The unique design of a Breeze House garden gazebo is rooted in biophilia and connecting us with nature.
Founder Andrew Peck said,
“When I launched the idea back in 1996, inspired by the timber and thatch structures I’d admired on my travels in Africa, I could never have dreamt of how well Breeze Houses would be received.
Biophilic design is a growing trend. The open sided design of Breeze Houses makes it easy to connect with nature and restore a sense of calm in our ever-busy lives.”
Breeze House’s Secret Sauce
We spend an unhealthy amount of our lives indoors, plugged into technology, breathing air that is 5 times more polluted than outdoors.
The rise of biophilic design is the natural reaction to this growing lack of connection with nature. Spending 90% of our time indoors deprives us of nature’s health benefits in ways we are only just beginning to understand.
Blurring the Lines Between Indoor and Outdoor Spaces
Biophilic design focuses on reconnecting people with nature for our own good. Breeze Houses are biophilic by design.
The word and the evidence of biophilic design is new and trending, but the ideas and practices are ancient. Just like the African timber and thatch structures that inspired founder Andrew Peck to re-create the concept for British gardens.
Dose of Nature
The open sided design of these luxury garden buildings makes getting a daily dose of nature a breeze. Surrounded by vegetation and uninterrupted natural views, a Breeze House is the perfect place to wind down and recuperate from the fast pace of life.
Each building is handcrafted from Sustainable Redwood treated to retain the natural beauty of the wood’s grain and texture. The natural shape and form of the Cape Reed thatch or Canadian forest cedar shingle roof affords a pleasant view from the house and draws you outside. The interior welcomes you in and cocoons you in the natural elements. Plush cushioned seats provide outdoor furniture with indoor comfort.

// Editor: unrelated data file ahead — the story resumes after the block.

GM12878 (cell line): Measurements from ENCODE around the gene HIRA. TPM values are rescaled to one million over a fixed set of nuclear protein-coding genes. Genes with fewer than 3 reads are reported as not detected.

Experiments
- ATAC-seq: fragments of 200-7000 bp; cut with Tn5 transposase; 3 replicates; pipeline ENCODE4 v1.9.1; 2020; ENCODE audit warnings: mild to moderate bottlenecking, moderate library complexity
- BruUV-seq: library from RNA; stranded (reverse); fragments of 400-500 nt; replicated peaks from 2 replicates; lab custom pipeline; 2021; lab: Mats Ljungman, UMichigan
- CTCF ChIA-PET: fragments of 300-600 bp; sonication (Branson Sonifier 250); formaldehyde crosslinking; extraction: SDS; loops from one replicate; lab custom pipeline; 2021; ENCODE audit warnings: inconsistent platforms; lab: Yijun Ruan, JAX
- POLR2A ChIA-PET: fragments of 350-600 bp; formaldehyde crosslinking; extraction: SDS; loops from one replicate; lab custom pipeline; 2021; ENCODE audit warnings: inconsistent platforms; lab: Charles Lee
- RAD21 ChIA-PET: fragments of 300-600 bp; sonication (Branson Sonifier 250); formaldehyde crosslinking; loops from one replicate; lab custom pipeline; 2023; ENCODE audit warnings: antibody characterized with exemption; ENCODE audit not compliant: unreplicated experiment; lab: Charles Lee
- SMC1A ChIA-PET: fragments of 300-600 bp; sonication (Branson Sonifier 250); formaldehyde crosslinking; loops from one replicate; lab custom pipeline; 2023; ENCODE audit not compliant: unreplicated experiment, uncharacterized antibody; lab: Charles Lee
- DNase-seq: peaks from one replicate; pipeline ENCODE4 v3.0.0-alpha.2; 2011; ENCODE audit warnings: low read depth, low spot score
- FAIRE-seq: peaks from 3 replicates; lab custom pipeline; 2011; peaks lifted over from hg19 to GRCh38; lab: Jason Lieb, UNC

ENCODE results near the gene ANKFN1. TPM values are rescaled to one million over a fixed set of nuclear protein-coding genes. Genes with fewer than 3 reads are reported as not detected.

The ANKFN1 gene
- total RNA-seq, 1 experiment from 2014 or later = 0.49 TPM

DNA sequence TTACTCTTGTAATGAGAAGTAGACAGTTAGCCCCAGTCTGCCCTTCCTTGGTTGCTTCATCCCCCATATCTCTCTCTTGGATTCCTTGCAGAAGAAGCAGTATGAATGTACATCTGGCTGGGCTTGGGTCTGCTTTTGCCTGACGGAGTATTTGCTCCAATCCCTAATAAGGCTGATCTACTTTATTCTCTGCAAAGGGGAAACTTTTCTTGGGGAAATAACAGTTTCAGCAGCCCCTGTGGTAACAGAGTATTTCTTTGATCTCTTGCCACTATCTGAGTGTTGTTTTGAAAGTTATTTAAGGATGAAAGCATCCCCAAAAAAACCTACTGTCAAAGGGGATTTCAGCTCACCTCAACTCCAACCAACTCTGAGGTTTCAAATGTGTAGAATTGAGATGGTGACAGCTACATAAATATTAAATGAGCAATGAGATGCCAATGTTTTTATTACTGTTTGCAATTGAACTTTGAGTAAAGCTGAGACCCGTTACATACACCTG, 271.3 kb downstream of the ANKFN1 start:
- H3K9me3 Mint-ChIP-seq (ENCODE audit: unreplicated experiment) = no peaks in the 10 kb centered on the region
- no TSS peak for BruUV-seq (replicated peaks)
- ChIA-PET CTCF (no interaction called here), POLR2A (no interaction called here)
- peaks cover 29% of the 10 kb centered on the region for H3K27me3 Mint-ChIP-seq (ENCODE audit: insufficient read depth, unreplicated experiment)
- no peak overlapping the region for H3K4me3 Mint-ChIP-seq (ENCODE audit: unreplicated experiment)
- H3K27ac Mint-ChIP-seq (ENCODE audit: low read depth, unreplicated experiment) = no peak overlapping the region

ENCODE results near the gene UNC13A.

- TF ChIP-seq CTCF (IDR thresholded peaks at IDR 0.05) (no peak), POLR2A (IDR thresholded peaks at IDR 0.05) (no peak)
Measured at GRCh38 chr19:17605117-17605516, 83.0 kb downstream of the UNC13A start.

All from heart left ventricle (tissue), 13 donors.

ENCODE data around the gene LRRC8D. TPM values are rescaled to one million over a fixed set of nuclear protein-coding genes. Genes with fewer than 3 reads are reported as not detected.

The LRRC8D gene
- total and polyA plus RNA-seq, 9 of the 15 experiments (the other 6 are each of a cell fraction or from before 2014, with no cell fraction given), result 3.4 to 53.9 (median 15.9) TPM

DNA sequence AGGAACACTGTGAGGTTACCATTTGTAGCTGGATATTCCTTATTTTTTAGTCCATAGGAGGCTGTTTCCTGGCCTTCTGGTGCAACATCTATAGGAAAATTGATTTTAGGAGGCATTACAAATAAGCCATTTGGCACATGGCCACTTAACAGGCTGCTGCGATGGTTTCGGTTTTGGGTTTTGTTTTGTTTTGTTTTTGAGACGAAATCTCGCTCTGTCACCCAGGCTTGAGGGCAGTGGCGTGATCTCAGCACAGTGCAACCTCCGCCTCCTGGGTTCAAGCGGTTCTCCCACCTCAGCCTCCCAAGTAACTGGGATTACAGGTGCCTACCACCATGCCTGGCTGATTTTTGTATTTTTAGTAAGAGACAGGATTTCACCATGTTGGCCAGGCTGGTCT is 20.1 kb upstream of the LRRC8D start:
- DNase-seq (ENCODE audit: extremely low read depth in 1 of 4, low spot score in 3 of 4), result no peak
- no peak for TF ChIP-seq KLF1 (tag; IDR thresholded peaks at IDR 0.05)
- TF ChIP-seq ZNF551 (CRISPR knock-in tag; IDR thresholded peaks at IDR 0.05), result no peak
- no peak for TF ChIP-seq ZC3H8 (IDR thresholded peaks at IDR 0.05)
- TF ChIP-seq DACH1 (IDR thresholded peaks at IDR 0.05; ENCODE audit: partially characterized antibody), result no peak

Breeze House owners love their garden buildings because it feels good to spend time in them. The team at Breeze House has tapped into our evolutionary desire as humans to live close to nature. Their garden buildings make a covetable space where you can slow down, de-stress and regain focus.
Origins of Biophilia
The American biologist and theorist Edward O Wilson popularised the term ‘biophilia’ (literally a ‘love of nature’) in his 1984 book of the same name. In the book, Wilson argues humans benefit from being in close contact with nature and suffer when divorced from it.
A study by Roger Ulrich in 1984 proved the environment can affect health. Ulrich found that patients recuperating from gall-bladder surgery in a room with outside views had shorter recovery in hospital and took less pain relief medication than patients after the same surgery in rooms with views of a brick wall.